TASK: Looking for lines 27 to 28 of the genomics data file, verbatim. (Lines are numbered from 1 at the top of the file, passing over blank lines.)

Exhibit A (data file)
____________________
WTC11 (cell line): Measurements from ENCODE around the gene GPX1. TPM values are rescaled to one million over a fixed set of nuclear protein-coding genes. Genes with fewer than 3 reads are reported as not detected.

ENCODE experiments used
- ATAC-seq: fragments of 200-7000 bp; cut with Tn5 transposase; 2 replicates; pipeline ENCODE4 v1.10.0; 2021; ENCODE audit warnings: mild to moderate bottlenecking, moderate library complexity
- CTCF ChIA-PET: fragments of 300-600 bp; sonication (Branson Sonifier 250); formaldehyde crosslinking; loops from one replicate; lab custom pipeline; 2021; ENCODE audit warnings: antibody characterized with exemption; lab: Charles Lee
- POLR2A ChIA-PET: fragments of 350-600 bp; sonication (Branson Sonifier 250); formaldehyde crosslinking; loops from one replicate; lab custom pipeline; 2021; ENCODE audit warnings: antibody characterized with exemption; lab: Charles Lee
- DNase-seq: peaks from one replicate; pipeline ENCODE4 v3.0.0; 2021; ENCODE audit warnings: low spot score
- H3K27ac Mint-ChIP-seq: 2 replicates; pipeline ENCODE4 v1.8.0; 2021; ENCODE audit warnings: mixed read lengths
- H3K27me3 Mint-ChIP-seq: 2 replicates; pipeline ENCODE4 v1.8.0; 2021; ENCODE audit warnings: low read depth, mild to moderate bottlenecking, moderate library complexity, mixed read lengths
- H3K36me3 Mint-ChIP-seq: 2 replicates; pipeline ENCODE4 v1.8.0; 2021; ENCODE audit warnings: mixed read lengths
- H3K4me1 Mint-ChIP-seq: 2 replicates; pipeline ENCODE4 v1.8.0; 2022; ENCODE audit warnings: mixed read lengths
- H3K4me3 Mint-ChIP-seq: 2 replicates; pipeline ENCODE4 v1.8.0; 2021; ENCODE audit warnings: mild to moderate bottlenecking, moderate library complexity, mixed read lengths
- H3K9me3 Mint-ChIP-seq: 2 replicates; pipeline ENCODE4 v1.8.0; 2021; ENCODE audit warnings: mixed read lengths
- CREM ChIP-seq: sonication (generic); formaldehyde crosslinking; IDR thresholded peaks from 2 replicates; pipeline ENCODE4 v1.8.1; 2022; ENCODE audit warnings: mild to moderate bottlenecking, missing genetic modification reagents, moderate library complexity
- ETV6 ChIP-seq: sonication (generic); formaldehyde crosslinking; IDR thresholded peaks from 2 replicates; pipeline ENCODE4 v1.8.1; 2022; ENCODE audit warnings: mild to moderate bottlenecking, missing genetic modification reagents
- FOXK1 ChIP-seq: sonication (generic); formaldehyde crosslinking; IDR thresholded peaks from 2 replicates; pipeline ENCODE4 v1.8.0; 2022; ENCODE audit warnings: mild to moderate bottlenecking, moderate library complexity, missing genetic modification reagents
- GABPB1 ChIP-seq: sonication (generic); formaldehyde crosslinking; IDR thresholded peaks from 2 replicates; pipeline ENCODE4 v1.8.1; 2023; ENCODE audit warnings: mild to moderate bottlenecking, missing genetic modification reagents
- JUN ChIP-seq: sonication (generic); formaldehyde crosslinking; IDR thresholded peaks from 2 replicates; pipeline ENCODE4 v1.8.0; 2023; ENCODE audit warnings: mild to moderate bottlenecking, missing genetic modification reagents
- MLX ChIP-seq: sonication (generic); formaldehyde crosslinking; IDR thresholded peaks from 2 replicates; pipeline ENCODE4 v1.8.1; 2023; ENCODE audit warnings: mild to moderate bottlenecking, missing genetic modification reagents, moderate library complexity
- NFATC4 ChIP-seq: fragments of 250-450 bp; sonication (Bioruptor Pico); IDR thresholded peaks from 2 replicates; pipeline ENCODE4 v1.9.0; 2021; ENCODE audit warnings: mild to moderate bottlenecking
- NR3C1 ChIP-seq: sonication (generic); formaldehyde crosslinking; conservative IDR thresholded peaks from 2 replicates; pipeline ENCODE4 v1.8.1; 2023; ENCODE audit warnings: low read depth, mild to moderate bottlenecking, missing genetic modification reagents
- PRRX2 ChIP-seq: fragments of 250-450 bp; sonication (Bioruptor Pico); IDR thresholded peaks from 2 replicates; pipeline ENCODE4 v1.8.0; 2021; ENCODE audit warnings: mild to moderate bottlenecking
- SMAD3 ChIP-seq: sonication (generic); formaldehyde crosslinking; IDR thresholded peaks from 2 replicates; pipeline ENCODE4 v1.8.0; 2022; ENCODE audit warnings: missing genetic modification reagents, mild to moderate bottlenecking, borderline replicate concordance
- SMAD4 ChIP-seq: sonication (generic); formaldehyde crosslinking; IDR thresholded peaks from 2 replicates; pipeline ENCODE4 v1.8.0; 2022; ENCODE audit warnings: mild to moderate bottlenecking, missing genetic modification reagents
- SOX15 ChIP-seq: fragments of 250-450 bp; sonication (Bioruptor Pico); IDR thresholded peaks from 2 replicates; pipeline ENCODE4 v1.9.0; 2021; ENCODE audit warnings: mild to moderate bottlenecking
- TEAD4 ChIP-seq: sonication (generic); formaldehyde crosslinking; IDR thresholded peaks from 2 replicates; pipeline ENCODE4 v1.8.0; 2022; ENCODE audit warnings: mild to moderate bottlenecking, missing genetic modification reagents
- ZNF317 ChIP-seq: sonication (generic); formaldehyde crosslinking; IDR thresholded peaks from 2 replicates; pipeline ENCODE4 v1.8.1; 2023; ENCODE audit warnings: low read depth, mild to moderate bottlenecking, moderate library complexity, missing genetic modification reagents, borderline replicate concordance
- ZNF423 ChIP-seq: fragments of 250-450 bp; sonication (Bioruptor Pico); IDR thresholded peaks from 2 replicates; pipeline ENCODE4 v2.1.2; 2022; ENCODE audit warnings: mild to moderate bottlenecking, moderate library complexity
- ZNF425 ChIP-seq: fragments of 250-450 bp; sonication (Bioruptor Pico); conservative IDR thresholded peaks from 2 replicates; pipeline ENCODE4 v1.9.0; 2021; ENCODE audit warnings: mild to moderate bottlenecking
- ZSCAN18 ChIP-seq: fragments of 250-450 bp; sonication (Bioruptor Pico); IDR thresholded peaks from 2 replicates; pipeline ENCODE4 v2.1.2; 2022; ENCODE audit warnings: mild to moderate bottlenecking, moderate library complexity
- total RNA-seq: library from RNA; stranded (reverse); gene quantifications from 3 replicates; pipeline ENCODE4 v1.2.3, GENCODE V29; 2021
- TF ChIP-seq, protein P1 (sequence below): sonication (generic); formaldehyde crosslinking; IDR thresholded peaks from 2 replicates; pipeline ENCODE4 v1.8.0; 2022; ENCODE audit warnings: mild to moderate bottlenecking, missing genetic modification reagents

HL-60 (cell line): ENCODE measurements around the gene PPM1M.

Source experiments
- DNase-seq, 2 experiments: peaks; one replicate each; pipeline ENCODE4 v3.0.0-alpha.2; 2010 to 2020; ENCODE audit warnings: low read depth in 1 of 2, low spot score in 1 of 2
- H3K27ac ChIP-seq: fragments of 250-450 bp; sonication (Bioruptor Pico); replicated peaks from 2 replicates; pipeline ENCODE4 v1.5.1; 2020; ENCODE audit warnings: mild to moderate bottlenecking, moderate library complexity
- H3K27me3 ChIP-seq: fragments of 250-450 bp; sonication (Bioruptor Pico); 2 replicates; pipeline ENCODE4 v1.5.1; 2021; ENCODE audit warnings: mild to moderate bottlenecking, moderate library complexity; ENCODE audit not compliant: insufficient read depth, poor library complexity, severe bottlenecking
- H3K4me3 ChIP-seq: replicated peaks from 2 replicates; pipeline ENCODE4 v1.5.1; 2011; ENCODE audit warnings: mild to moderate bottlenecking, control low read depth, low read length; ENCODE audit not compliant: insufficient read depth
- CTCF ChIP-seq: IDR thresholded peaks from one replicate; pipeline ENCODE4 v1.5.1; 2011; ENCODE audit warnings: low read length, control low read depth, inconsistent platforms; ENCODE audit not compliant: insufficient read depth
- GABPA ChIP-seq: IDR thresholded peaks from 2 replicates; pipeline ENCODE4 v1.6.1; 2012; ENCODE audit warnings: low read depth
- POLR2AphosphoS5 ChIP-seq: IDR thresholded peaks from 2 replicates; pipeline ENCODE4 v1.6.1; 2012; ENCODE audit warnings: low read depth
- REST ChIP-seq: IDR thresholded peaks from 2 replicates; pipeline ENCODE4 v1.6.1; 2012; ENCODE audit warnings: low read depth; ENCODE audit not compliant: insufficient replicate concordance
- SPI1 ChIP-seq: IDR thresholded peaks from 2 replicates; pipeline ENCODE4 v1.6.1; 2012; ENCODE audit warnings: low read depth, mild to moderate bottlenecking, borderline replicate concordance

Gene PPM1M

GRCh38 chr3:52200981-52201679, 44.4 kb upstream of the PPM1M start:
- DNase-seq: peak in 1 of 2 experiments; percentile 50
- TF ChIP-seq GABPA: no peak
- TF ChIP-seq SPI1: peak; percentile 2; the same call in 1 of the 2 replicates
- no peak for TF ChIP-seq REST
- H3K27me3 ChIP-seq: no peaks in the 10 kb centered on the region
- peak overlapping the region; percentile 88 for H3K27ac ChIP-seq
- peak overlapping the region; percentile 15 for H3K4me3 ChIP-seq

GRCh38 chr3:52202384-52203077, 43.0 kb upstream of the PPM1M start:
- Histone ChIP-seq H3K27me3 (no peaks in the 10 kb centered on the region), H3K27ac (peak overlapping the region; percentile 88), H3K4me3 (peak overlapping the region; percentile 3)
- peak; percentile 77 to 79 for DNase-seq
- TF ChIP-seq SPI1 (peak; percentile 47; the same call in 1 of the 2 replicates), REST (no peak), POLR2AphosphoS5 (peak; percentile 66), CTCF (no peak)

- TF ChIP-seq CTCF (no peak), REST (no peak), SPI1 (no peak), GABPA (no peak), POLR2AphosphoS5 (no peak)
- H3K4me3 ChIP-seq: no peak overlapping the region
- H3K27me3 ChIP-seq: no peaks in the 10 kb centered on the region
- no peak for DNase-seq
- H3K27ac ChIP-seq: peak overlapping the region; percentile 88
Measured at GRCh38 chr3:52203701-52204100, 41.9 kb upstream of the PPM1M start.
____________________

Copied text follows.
- ZNF423 ChIP-seq: fragments of 250-450 bp; sonication (Bioruptor Pico); IDR thresholded peaks from 2 replicates; pipeline ENCODE4 v2.1.2; 2022; ENCODE audit warnings: mild to moderate bottlenecking, moderate library complexity
- ZNF425 ChIP-seq: fragments of 250-450 bp; sonication (Bioruptor Pico); conservative IDR thresholded peaks from 2 replicates; pipeline ENCODE4 v1.9.0; 2021; ENCODE audit warnings: mild to moderate bottlenecking